Pa. Voters Have Different 'Design'

Intelligent Design theory (i.e., theory opposing evolution and asserting that someone must be responsible for creation, namely, God) graphic AP

Voters came down hard Tuesday on Dover, Pa., school board members who ordered a statement on intelligent design read in biology class, ousting eight Republicans and replacing them with Democrats who want the concept stripped from the science curriculum.

The election unfolded amid a landmark federal trial involving the Dover public schools and the question of whether intelligent design promotes the Bible's view of creation. Eight Dover families sued, saying it violates the constitutional separation of church and state.

Dover is about 20 miles south of Harrisburg, the state capital.

A similar controversy has erupted in Kansas, where the state Board of Education on Tuesday approved science standards for public schools that cast doubt on the theory of evolution. The 6-4 vote was a victory for intelligent design advocates who helped draft the standards.

The standards cast doubt on Darwinism and redefine the word "science" so that it's not limited to the search for natural explanations of phenomena.

"We can have an opportunity to have critical analysis of evolution. Prior, it was taught as dogma," Kansas School Board chairman Dr. Steve Abrahms told CBS affiliate KWCH.

"I'm very saddened by the fact that Kansas is, frankly, being mocked, when in fact we have one of the most outstanding educational systems in the United States, but yet, by doing things like this, we are simply looked at, quite frankly, as yokels," board member Janet Waugh told CBS Radio News.

Dover's school board adopted a policy in October 2004 that requires ninth-graders to hear a prepared statement about intelligent design before learning about evolution in biology class.

Eight of the nine school board members were up for election Tuesday. They were challenged by a slate of Democrats who argued that science class was not the appropriate forum for teaching intelligent design.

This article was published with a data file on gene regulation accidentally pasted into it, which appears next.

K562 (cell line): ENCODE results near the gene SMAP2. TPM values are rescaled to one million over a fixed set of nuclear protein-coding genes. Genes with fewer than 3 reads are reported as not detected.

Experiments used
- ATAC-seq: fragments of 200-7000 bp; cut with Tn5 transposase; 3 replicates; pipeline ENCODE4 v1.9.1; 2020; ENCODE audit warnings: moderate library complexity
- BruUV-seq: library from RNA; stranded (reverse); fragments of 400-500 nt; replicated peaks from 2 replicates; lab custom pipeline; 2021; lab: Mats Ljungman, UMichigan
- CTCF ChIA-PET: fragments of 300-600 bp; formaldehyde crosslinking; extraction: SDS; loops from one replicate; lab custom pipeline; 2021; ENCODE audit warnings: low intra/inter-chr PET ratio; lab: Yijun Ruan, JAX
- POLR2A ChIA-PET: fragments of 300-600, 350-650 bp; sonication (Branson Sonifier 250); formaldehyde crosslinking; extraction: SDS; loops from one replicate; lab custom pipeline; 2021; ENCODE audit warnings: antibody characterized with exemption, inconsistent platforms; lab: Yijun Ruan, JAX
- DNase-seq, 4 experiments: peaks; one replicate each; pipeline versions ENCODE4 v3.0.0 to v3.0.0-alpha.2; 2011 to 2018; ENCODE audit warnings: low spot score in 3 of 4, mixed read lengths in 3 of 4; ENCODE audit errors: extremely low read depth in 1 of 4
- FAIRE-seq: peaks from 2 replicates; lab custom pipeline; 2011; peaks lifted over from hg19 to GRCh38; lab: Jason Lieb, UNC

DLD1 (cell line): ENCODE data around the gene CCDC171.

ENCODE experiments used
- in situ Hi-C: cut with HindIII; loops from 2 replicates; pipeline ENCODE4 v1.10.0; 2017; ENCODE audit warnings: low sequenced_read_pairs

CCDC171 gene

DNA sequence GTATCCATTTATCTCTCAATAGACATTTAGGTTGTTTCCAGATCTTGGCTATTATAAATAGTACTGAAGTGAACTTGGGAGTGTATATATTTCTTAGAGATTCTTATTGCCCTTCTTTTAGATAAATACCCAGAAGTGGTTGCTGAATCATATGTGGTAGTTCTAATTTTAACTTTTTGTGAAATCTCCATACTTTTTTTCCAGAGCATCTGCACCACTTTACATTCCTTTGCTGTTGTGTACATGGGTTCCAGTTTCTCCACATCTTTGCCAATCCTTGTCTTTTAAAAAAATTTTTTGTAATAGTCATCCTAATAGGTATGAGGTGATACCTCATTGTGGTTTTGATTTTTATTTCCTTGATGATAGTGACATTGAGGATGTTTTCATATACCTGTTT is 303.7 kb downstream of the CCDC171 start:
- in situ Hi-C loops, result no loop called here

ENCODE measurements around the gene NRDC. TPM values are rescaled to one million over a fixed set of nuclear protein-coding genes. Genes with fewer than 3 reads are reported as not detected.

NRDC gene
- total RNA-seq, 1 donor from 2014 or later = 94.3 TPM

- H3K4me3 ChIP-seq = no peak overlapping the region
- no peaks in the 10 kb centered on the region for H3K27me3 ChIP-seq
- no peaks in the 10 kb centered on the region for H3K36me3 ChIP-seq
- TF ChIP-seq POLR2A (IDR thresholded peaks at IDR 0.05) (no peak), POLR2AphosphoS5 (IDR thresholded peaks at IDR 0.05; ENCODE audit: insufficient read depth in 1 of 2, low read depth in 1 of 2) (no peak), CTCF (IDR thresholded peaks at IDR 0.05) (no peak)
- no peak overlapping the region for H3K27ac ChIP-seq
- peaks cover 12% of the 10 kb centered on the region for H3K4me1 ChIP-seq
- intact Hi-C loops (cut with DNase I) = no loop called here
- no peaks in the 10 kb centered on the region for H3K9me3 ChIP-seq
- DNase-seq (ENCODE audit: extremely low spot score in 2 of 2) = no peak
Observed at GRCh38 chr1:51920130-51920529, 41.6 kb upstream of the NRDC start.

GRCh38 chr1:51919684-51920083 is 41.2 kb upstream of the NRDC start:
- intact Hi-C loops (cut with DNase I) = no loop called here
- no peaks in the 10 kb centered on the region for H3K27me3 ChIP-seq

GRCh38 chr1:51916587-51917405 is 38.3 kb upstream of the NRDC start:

"My kids believe in God. I believe in God. But I don't think it belongs in the science curriculum the way the school district is presenting it," said Jill Reiter, 41, a bank teller who joined a group of high school students waving signs supporting the challengers Tuesday.

A spokesman for the winning slate of candidates has said they wouldn't act hastily and would consider the outcome of the court case. The judge expects to rule by January; the new school board members will be sworn in Dec. 5.

School board member David Napierskie, who lost Tuesday, said the vote wasn't just about ideology.

"Some people felt intelligent design shouldn't be taught and others were concerned about having tax money spent on the lawsuit," he said.

Intelligent design holds that the universe is so complex that it must have been created by some kind of higher force. The statement read to students says Charles Darwin's theory is "not a fact" and has inexplicable "gaps."

"I'm not talking about religion. The founders said that we are endowed by our creator, capital "C." They had it on target. We're getting off target," said Rev. Jerry Falwell Wednesday on CBS News' The Early Show.

Critics say intelligent design is merely creationism — a literal reading of the Bible's story of creation — camouflaged in scientific language, and it does not belong in a science curriculum. They worry that the Kansas vote will encourage attacks on evolution in other states.

"They are not conducive to good education in the state of Kansas, and it sets a very bad precedent for other states which will be revising their standards in the coming years," Eugenie Scott, director of the National Center for Science Education in Oakland, Calif., told CBS Radio News. "We can predict this fight happening elsewhere."

"I think that most Americans are right," said Falwell. "All the polls show just what Christians have always believed, that in the beginning, God created and the chicken came first, as did all the species. Reproduction followed."
  • Lloyd Vries

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